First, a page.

“Later, Brigitte taught me choruses of Welsh folk songs, which we performed with her daughter Katell and Lynne Denman in the a capella group, San Fferian, back in the mid 90s. Performing with Bob and the crwth meant having to learn whole songs, bardic poems and ballads in Welsh. People do it all the time in community choirs and so on, memorising songs from Africa or Eastern Europe or wherever. Bob would painstakingly teach me every syllable – and, I suppose, having a tune to learn them to did help. Regarding the pronunciation of medieval Welsh, we consult the experts and have had the good fortune of learning from the likes of Dr. Dafydd Johnston, Dr. Graham Isaac, Dr. Marged Haycock and others. I absorb the language by repeating verses, learning the meaning later. The beauty and the excellent craftsmanship, particularly of the bardic material, makes this a pleasure.”
It’s my opinion that Mary-Anne’s harsh voice is a perfect foil to the rasping tone of the crwth – do Bragod agree? “Yes,” said Bob. “When Mary-Anne began singing to the crwth, she used a 'normal' voice - but that voice soon became tired. I persuaded her to sing 'like a homble be', in accordance with a 16th century Englishman's description of a Welshman's singing voice. This fell into place quite naturally, and all the acoustic phenomena produced by the crwth were immediately multiplied. Using her special voice, the vowels all produce different phenomena. This work is experimental, as is all Bragod's work. Mary-Anne experiments with other voices when I play the lyre, which has a gentler tone.”
Bob’s researches into Robert Ap Huw’s mysterious manuscripts and the ancient “code” he used are a source of fascination. He explains (all those not familiar with medieval Welsh music, please look away now): “As soon as I knew of the existence of a manuscript of late-medieval Welsh harp music, I wanted to combine the music and the poetry - cerdd dant and cerdd dafod. To this end, I began to make medieval harps, Irish and Scottish as well as Welsh. I have narrowed the scope of my project since then, though I am still very interested in poetry and music from Scotland and Ireland.
“I knew that it would not be possible to approach the problem of understanding Robert ap Huw's manuscript without the appropriate instruments. My approach is that of the historically informed music movement, that is an early music approach. This requires the use of original instruments, or good copies of them, or instruments made using drawings, good descriptions or measurements.
“The earliest sources of the musical material chosen need to be consulted and the musical ideas current before, after and during the periods being studied, in the chosen country and its neighbours. It is important to recognise that medieval Welsh music may not have sounded anything like modern Welsh folk music or classical music. I spent a great deal of time studying the manuscript in facsimile and gradually, patterns bagan to emerge. These began to make more and more sense as I learned more about European medieval music in general and about the musical ideas of ancient Greece. The binary basis of the compositions and their organisation into the 24 measures of cerdd dant together with the different tunings were probably my greatest guides.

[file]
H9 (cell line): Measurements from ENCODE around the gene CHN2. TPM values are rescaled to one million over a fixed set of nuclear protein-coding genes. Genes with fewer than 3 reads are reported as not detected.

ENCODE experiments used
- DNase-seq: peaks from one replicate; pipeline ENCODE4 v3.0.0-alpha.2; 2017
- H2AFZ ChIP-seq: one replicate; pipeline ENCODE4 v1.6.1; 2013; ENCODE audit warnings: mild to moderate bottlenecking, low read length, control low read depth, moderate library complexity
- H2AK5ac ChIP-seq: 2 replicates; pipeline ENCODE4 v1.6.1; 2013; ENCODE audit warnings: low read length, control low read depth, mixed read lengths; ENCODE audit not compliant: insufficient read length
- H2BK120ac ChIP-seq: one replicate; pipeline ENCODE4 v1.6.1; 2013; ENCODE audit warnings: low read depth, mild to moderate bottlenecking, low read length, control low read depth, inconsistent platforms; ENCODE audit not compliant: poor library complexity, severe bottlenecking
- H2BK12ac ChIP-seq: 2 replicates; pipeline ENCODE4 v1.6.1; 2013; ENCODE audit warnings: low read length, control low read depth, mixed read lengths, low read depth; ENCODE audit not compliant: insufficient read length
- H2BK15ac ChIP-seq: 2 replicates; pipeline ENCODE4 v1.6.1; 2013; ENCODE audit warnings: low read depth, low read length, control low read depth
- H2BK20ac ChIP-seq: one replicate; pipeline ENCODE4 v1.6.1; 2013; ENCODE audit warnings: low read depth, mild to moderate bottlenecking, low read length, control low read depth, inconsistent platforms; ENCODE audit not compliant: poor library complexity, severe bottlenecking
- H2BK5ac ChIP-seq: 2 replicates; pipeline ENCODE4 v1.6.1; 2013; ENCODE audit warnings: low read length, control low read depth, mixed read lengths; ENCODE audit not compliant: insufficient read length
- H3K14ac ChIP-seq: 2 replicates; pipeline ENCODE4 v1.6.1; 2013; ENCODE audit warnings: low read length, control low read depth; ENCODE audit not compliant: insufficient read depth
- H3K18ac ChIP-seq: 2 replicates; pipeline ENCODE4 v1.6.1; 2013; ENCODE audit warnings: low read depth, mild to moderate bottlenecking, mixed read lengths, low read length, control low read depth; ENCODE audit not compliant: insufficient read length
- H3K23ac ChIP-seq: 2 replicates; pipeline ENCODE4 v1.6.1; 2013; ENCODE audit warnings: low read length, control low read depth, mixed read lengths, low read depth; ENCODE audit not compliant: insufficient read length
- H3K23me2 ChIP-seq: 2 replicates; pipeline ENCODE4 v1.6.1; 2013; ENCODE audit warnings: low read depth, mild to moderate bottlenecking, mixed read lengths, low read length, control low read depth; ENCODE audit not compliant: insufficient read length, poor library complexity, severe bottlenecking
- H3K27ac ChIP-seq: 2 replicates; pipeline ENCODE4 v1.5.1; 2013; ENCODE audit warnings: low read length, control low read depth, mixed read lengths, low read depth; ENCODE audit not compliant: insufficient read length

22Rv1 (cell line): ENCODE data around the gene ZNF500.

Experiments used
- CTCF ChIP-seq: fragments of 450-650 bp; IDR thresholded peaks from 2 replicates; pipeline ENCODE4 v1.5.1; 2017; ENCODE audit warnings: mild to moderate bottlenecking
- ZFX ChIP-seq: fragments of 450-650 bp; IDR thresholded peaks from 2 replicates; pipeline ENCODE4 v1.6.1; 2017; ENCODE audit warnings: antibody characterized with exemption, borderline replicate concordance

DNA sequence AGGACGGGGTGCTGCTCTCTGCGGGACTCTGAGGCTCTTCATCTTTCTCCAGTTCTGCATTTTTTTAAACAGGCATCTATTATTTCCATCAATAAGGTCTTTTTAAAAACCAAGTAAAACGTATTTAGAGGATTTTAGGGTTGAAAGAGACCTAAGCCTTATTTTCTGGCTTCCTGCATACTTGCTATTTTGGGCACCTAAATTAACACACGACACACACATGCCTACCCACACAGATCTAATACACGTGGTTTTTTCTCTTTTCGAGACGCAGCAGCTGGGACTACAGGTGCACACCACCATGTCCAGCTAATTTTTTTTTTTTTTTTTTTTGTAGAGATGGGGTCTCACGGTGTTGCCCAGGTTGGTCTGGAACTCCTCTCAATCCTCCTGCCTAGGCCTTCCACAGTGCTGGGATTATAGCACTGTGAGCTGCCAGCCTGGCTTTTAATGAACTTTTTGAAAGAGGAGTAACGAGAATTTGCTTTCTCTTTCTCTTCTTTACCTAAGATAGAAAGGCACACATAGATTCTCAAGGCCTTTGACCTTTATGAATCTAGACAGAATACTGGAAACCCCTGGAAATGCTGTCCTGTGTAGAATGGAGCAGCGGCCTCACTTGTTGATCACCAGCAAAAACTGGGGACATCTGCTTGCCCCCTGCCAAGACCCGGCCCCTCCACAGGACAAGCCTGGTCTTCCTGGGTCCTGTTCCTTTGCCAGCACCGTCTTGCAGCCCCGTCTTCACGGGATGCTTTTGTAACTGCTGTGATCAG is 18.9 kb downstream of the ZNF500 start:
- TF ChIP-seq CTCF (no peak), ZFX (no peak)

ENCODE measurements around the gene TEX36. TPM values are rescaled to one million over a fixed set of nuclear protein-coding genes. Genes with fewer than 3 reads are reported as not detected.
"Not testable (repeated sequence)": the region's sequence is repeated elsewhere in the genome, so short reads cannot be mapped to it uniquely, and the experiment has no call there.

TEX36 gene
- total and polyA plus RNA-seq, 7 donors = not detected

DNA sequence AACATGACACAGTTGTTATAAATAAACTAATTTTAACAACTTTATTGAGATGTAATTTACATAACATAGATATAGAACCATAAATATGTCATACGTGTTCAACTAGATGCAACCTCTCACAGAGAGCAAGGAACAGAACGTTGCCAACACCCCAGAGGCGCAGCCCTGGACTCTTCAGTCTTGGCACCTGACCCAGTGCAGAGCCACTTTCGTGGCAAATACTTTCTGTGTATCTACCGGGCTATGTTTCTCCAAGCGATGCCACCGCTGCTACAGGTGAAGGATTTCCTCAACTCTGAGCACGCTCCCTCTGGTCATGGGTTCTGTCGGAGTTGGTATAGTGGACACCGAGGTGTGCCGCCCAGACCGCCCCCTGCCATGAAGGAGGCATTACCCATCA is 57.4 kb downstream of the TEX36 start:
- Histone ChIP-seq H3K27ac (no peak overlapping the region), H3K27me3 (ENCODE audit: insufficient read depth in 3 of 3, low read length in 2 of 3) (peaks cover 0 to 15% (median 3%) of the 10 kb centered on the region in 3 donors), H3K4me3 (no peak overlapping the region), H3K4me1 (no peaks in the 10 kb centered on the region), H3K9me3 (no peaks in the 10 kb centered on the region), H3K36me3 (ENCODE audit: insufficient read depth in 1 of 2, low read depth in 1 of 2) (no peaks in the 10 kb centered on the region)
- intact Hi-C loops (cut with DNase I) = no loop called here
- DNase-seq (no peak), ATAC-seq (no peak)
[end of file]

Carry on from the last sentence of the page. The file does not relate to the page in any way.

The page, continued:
Bob finds Ap Huw absorbing and stimulating: “The music is surprising and even shocking at times. Some of the compositions are very long. What survives, even though it is many hours of music, is only a tiny proportion of what we know to have been a huge repertoire.
“This is not polyphony, melody against a drone, a chordal accompaniment found for a melody or a single line of melody. It is music generated from the 24 measures of cerdd dant, that is the octave is divided into two sets of notes, each set corresponding to the 'I's or the 'O's of a binary pattern. Furthermore, the 'I's may be regarded as corresponding to the eternal and stable parts of the medieval universe and the 'O's to the temporal and unstable parts.
“There are two pentatonic tunings among the five warranted and established tunings, one with a semitone and one without. The remaining three of the five tunings equate to the C scale, the B flat scale and a scale with a E flat and a B natural (in my opinion). Besides these five established tunings there are many more which show an extreme playfulness on the part of the musicians who invented them. The harmonies used in the manuscript are very different from those used in modern Welsh music and indeed from those used in European art music of the same period. There is no functional harmony and no development, in the Western European sense, in this music. This music falls into place much better as soon as the instruments are tuned to Pythagorean intervals.
“Musicians search the Welsh repertoire of traditional songs and dances for an uniquely Welsh language of mode or style but in their technical aspects, those repertoires, with a very few notable exceptions, seem to be made of the same stuff as English, Irish, Scottish and Continental equivalents. To find a truly unique, home-grown body of Welsh music, with its own rigorous and philosophically based theory, a rich system of modes and tunings, a unique set of compositional bases - the music which accompanied late-medieval, high art poetry - look no further than Robert ap Huw's manuscript.”
The crwth is an inspiring instrument, says Bob: “It is tuned to the Pythagorean proportion 12:9:8:6 (4th, tone, 4th). According to Boethius, this was the tuning Orpheus used on his lyre. Using pure intervals, this small instrument can make a huge sound, full of harmonics and difference tones. When the voice is added these phenomena are multiplied. When different vowel sounds are produced by the singer, the tonal landscape seems to shift."